- Streaming farms: By outsourcing music streaming fraud activities to actual humans – also called fraud farms or click farms – attackers can circumvent defenses meant to catch bots and other automated scripts. These services are available easily and cheaply, and usually offer their services under the guise of marketing to improve promotions for the artists. They, however, use unethical means to get the artists an unfair advantage over the ones who play by the rules. This can result in genuine artists losing audiences and revenues.
- Account takeover: Attackers use stolen credentials to take over genuine accounts which are then used to artificially increase views, likes and ratings. The accounts with paid subscriptions can be sold illegitimately or at heavy discounts to third parties for quick money.
- New fake account creation: New fake accounts are used to generate fraudulent streams and inflate play counts.
- Fake music: Attackers pose as genuine artists and upload pirated or fake versions of songs under different names to cash in on the popularity of the artists, which diverts streams and causes financial losses to the artists.
Detecting music streaming fraud
Music streaming fraud costs platforms millions of dollars every year. It also harms artists and consumers, and causes reputational damage for the streaming platforms.
It is incumbent on music streaming companies to secure their platforms against attempts to fake streams and inflate like or followers. As with any other threat, it is important to stay vigilant and spot anomalous patterns and telltales to be able to accurately detect music streaming fraud early in its tracks.
Some of the common red flags that indicate a possible music streaming fraud are described below:
- Suspicious playlists that mimic playlists on popular music streaming platforms but generally have an unusually high number of likes and song count.
- Artificially inflated streaming numbers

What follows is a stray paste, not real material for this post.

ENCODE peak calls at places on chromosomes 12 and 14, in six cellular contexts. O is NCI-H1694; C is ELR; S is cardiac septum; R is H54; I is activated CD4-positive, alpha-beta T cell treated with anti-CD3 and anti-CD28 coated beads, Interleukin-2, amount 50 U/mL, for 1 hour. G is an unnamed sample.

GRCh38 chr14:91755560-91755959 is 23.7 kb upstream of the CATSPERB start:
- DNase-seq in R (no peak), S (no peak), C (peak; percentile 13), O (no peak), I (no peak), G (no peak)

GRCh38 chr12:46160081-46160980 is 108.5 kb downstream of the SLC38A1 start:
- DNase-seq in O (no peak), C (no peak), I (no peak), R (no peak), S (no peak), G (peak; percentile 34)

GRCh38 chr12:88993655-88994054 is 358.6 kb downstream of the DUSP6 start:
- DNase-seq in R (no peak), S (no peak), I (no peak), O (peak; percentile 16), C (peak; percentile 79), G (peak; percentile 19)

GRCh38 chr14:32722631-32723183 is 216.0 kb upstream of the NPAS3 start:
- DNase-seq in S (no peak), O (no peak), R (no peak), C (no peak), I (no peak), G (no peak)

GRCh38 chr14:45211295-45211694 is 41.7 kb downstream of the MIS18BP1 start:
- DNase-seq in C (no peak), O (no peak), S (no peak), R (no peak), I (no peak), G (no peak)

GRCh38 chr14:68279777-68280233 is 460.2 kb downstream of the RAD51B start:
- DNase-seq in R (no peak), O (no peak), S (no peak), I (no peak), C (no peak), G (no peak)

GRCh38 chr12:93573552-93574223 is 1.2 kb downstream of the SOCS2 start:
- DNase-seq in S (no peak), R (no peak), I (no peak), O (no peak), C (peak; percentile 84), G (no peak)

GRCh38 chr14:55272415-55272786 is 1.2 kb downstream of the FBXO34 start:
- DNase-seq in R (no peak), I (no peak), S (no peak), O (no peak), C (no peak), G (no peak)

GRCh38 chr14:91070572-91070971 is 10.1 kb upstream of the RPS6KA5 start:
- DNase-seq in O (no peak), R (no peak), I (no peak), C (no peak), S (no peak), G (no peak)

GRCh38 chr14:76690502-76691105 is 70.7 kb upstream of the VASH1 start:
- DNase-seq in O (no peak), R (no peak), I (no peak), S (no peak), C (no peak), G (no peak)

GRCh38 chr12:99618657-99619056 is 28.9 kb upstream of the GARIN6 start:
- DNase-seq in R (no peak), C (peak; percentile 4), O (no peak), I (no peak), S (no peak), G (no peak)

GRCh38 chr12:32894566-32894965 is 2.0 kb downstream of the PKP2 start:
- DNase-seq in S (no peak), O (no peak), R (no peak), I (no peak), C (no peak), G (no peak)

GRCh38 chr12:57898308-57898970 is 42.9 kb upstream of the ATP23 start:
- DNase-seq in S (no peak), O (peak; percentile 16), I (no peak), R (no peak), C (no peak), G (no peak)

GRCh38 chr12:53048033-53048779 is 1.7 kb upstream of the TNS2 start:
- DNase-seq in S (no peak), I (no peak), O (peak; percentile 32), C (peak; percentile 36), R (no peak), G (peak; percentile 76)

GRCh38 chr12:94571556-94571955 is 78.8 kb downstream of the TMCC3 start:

- A script or bot controlling an account or a group of accounts
- A specific account playing a song throughout the day
- The reference ratio of monthly listeners to active users is high
- The top cities list where a specific song is played is unusual or unlikely
- A randomly recommended artist which is unrelated to the playlist and skewed in favor of the artist being promoted by bots.
Measures to stop music streaming fraud
Stung by the growing incidences of music streaming fraud, streaming platforms are taking stringent steps to contain the menace. They are removing content and artists that are found involved in falsely padding up streaming numbers.
- Following an industry-wide code⁵ to monitor and stop fake music streaming, although the ‘code’ is not legally binding.
- Leveraging technology such as machine learning algorithms to identify manipulation attempts.
- Scan playlists to identify fake artists
- Using tools to ascertain the legitimacy of the uploaded music.
- Reviewing suspicious streaming numbers
- Using anti-bot solutions to detect and stop bot activity.
- Cracking down on fake new account creation and account takeover attempts.
- Requesting users to reset passwords of seemingly compromised accounts.
- Sharing information on suspicious accounts and known criminals.
Fight music streaming fraud with Arkose Labs
Evolving customer behaviors and use of multiple devices can result in categorizing legitimate users as risky. Therefore, instead of outrightly blocking suspicious users, Arkose Labs triages incoming traffic and uses several parameters to assess the risk associated with each user. Risky users are then engaged in interactive challenges – Arkose Matchkey – which genuine users find easy and fun to solve.
This is because Arkose Matchkey is a comprehensive collection of 3D challenges and comprises several versions of each challenge. Arkose Matchkey challenges wear out attackers trying to automate the solution for each challenge. This delay in solving the challenges at scale and the need to spend more effort and resources erode the profitability of the attack, making it economically non-viable and forcing attackers to move on for good.
Arkose Bot Manager comprehensively blocks bots helping music streaming platforms protect their platforms without impacting good customer throughput as each and every user gets an opportunity to prove their authenticity. This ensures music streaming platforms do not lose out on potential revenue-generating customers.
Further, Arkose Labs provides 24x7 support and shares raw signals and actionable insights with security teams to help them fight evolving attacks – whether they are powered by bots or streaming farms – ensuring long-term protection against music streaming fraud, while maintaining a superior user experience for genuine customers.